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Neuroreport. 2009 Nov 25;20(17):1518-22. doi: 10.1097/WNR.0b013e328330377a.

Exclusion and micro-rejection: event-related potential response predicts mitigated distress.

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1
Yale Child Study Center, Yale School of Medicine, New Haven, Connecticut 06473, USA. michael.crowley@yale.edu

Abstract

We studied time-based neural activity with event-related potentials (ERPs) in young adults during a computer-simulated ball-toss game. Experiencing fair play initially, participants were ultimately excluded by other players. Dense-array ERPs showed time-dependent associations between slow-wave activity (580-900 ms) in left prefrontal/medial frontal cortical regions for exclusion events and self-reported distress. More subtle 'micro-rejections' during fair play showed a similar distress to ERP association (420-580 ms). In both cases, greater positive amplitude neural activity was associated with less post-exclusion distress. Findings suggest that rapidly occurring neural responses to social exclusion events are linked to individual differences in ostracism-related distress. Relations emerged even during fair play, providing a window into the neural basis of more subtle social-cognitive perceptual processes.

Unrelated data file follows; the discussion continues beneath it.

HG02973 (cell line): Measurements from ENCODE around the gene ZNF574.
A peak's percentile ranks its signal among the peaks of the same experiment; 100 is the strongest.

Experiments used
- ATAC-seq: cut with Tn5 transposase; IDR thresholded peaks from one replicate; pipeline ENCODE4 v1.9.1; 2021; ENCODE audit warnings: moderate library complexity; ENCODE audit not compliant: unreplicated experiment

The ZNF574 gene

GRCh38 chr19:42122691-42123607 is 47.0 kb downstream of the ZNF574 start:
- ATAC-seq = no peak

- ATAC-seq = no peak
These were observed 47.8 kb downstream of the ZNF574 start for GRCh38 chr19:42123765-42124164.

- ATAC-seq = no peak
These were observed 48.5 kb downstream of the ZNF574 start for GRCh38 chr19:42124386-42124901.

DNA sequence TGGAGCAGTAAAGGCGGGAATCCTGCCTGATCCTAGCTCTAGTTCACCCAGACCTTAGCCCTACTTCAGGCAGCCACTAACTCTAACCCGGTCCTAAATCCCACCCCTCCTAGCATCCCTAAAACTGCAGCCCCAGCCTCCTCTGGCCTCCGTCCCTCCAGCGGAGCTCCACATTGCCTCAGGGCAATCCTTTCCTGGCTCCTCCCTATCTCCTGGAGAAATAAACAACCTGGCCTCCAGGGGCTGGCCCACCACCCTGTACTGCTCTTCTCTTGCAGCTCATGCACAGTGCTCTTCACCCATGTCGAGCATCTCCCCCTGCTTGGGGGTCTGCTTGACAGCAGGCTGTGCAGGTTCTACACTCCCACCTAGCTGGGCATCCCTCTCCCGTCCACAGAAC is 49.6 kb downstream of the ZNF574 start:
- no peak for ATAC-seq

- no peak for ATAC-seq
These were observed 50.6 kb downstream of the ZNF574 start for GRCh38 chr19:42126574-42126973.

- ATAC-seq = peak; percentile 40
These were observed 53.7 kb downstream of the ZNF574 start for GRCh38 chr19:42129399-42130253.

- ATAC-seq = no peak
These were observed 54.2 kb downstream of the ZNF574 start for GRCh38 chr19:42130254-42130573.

PMID:
19829163
PMCID:
PMC4457507
DOI:
10.1097/WNR.0b013e328330377a
[Indexed for MEDLINE]
Free PMC Article
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